After sending out a book, disseminating all kinds of relevant information about that book, “pitching” the book at book fairs, madly trying to create “buzz,” and a good dose of good old-fashioned finger-crossing, some foreign publishers might actually buy the book. At that point, I negotiate offers and contracts, deal with foreign tax forms (yuck!), make sure the foreign publisher has everything they need, answer any silly questions the publisher may have (and they tend to have a lot), and generally keep things moving. It can take up to two years from the time a book is sold to, say, Italy, for it to be published. But, as I mentioned before, it can be lucrative.

Example: I once sold a debut thriller for one million dollars collectively to something like 19 different territories.  The US publisher only paid around $25,000.  That’s a particularly awesome example. 

In the case of Matt’s UNEXPECTEDLY, MILO, I’ve so far sold German rights and hope to sell a few more territories. That’s a more realistic example.

So what about that mysterious Twitter post?

And because of the complications with the NEOM, I have to create a special catalog just for the Brits. Gah.

Let’s just say, every single territory has its own strange stuff going on.  Turkey pays advances on printing rather than on sales like everyone else. Germany likes subsidiary licenses to run two years past contract expiration. China censors certain material.  And England often exclusively wants extra territories besides just the UK (like India), and I can’t always grant them (because the US publisher wants India too, but on a “non-exclusive” basis).  This fight over what territories are exclusive or non-exclusive causes endless problems, hence “because of complicates with the NEOM—the “non-exclusive open-market”—I have to create a special catalog just for the Brits.”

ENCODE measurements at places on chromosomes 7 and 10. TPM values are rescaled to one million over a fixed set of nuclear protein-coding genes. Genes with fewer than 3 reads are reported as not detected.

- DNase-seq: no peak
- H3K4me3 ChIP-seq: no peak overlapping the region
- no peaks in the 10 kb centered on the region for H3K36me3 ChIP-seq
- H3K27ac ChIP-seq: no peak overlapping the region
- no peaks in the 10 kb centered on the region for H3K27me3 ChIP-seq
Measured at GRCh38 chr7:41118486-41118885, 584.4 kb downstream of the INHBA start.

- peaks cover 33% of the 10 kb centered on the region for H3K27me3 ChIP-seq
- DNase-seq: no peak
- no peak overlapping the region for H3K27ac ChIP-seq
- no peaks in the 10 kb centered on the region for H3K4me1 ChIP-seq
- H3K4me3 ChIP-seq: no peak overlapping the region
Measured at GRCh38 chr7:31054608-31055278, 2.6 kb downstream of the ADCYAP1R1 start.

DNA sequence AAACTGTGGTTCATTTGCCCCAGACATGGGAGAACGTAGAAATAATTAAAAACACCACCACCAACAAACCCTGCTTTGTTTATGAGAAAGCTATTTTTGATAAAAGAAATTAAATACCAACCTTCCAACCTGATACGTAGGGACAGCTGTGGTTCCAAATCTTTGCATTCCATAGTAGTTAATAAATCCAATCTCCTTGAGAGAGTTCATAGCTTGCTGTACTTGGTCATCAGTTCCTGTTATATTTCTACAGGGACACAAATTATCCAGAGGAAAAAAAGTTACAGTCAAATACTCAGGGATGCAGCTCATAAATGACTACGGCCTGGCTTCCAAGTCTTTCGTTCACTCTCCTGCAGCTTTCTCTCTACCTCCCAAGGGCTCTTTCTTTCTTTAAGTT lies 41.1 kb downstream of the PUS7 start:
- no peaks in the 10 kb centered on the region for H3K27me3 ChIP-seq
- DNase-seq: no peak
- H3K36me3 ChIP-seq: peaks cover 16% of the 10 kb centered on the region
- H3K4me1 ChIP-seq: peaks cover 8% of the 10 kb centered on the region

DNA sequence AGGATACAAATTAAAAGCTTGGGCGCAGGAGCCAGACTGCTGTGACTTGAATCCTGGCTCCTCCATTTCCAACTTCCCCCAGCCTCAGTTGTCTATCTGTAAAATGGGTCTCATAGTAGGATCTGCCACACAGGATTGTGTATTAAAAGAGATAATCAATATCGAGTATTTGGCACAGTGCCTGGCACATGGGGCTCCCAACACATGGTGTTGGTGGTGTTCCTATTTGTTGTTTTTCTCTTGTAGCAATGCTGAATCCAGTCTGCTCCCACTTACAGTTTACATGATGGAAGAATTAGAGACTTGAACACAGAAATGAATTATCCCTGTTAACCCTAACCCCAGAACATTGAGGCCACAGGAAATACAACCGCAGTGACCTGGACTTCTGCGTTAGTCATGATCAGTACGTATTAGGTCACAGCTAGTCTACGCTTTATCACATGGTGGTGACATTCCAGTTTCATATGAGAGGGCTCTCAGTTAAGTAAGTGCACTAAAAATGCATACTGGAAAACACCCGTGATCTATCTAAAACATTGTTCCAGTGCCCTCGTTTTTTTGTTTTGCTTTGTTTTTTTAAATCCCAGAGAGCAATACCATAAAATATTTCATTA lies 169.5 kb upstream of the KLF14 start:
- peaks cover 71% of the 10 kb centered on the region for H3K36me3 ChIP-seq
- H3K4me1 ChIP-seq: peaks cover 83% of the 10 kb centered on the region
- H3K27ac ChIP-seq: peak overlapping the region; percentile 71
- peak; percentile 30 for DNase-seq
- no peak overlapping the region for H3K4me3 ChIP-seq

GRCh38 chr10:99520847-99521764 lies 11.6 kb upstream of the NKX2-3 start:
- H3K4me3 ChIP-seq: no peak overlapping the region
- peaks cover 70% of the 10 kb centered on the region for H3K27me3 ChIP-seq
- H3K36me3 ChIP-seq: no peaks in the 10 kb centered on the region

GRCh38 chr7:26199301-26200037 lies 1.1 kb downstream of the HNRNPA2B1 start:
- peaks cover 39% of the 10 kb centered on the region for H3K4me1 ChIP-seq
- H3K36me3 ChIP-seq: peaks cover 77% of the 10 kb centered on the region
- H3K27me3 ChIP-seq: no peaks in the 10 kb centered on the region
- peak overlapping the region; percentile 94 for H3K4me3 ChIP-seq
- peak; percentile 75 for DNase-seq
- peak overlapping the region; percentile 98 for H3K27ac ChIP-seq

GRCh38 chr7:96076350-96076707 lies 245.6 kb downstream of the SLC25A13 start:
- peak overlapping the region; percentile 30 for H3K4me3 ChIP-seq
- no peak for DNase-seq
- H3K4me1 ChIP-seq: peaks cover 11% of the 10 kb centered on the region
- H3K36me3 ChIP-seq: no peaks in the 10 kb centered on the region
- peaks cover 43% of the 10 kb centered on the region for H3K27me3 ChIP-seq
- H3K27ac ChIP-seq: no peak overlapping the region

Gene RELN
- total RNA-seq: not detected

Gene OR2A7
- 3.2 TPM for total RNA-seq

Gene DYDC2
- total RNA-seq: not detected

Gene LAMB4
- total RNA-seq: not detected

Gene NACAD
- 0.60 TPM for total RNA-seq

Did any of that make sense? It did to me, and it’s these weird intricacies of foreign rights that I love. So now you know the truth: 

I’m a foreign rights geek.



Tick tock

This is the worst part of the writing process for me:

The waiting.

The manuscript is done, and it’s in Taryn’s hands.  I sit and wait, usually for about a week, hoping to hear that it’s absolutely perfect. 

Expecting to hear that it’s absolutely perfect.

That’s a long week.  A frustrating week. A hair-pulling, gut-wrenching week, and sometimes, it’s more than a week. 

Can you believe it?  More!

And even if the manuscript is perfect, then there’s the submission process.  The manuscript goes to my editor and publisher for review, and so begins the agonizing wait for an offer, which can take another month or more. 

Sometimes I feel like screaming, “I just spent a year writing those 100,000 words, people!  And you’re going to make me wait more than a month to find out it’s fate?  C’mon!  No eating or sleeping until you’ve read the damn thing!”

I secretly wish that Taryn, my editor, and the suits at Doubleday would just read along with me as I write, sentence for sentence, word for word, like some giant, interconnected video game, so that just as I type that final word of the book, my phone would ring.